A federal court will not review a petitioner's claims if the state court has denied relief on those claims pursuant to a state law procedural ground that is independent of federal law and adequate to support the judgment. Coleman v. Thompson, 501 U.S. 722, 729-30 (1991). This doctrine of procedural default is based on the concerns of comity and federalism. Id. at 730-32. However, there are limitations as to when a federal court should invoke procedural default and refuse to review a claim because a petitioner violated a state's procedural rules. Procedural default can only block a claim in federal court if the state court “clearly and expressly states that its judgment rests on a state procedural bar.” Harris v. Reed, 489 U.S. 255, 263 (1989). A petitioner “may obtain federal review of a defaulted claim by showing cause for the default and prejudice from a violation of federal law.” Martinez v. Ryan, 566 U.S. 1, 10 (2012) (citing Coleman, 501 U.S. at 750).

         In determining whether a state procedural ruling bars federal review, the Court looks to the “last reasoned opinion on the claim.” Ylst, 501 U.S. at 804. This claim was raised in Petitioner's October 23, 2014 state habeas petition filed in the California Supreme Court, which denied the petition with citation to In re Clark, 5 Cal.4th 750, 767-69 (Cal. 1993). (LDs 17, 18). See Curiel v. Miller, 830 F.3d 864, 870 (9th Cir. 2016) (en banc) (“We have no cause to treat a state court's summary order with citations as anything but a ‘reasoned' decision, provided that the state court's references reveal the basis for its decision.”). Clark discusses several procedural bars used by California courts, and the pages cited here by the California Supreme Court refer to the bar on successive petitions.

         As the California Supreme Court clearly and expressly stated that its judgment rests on a state procedural ground, procedural default is appropriate if the successiveness rule is independent and adequate. Petitioner argues that ineffective assistance of counsel caused the default. (ECF No. 17 at 2). Respondent argues that this claim should be denied on the merits because judicial economy counsels giving the merits question priority when the procedural bar presents a complicated issue of law. (ECF No. 15 at 20). Ordinarily procedural bar issues are resolved first, but courts have recognized that “[p]rocedural bar issues are not infrequently more complex than the merits issues . . . so it may well make sense in some instances to proceed to the merits if the result will be the same.” Franklin v. Johnson, 290 F.3d 1223, 1232 (9th Cir. 2002) (citing Lambrix v. Singletary, 520 U.S. 518, 525 (1997)). Accordingly, the Court will proceed to address the claim on the merits. “Where, as here, the state Supreme Court has denied post-conviction relief due to procedural default, we review a defendant's habeas claims de novo.” Allen v. Benedetti, 629 F.App'x 814, 815 (9th Cir. 2015) (citing Chaker v. Crogan, 428 F.3d 1215, 1221 (9th Cir. 2005)), cert. denied sub nom. Allen v. Baca, 137 S.Ct. 1063 (2017).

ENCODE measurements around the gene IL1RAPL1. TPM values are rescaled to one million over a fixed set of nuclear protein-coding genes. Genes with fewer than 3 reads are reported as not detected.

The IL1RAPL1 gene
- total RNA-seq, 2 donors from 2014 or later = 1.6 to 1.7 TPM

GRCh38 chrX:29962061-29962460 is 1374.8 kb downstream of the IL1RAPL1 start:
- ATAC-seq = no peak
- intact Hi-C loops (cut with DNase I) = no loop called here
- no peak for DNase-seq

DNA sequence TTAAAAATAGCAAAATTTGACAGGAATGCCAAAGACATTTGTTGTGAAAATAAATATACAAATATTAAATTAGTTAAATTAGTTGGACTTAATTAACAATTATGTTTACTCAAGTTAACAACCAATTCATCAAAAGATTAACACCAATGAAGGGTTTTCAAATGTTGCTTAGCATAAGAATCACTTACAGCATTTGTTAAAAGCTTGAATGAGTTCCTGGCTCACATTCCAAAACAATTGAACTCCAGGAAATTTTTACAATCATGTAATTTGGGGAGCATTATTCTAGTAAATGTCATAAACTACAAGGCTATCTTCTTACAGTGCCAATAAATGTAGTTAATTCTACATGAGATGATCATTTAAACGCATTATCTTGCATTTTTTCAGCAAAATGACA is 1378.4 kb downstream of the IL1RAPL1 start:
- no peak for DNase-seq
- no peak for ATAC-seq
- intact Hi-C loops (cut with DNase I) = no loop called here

b. Analysis

         At 1:10 p.m. on October 6, 2010, Petitioner received RVR Log No. C-10-09-023 regarding his refusal to stand for the mandatory standing count on September 30, 2010. The RVR was dated October 5, 2010, and the reporting employee was Correctional Officer J. Davis. (ECF No. 15-2 at 2). At trial, Correctional Officer Christopher Cribbs testified that Petitioner refused to stand for the mandatory standing count at 5:00 p.m. on October 6, 2010. (7 RT[5] 860). Cribbs informed Correctional Lieutenant Johnny Rivero of Petitioner's refusal. (6 RT 531-534, 7 RT 860). Thereafter, Rivero called Petitioner down to meet with him in the staff office to discuss the situation. (6 RT 531-34). Rivero testified that he wanted to counsel Petitioner first because if Petitioner was receptive to the counseling, there would be no need for a disciplinary write-up. (6 RT 532). Petitioner testified at trial that he did not refuse to stand on October 6, 2010, and indicated that his refusal to stand occurred sometime earlier. (7 RT 908-09, 936). Rivero testified that when he spoke to Petitioner regarding Petitioner's refusal to stand, it was Rivero's understanding that Petitioner refused to stand on October 6, 2010. (7 RT 938). The incident that gave rise to the battery conviction Petitioner is challenging in the instant petition occurred in the staff office at approximately 7:45 p.m. on October 6, 2010. (7 RT 815, 840, 860).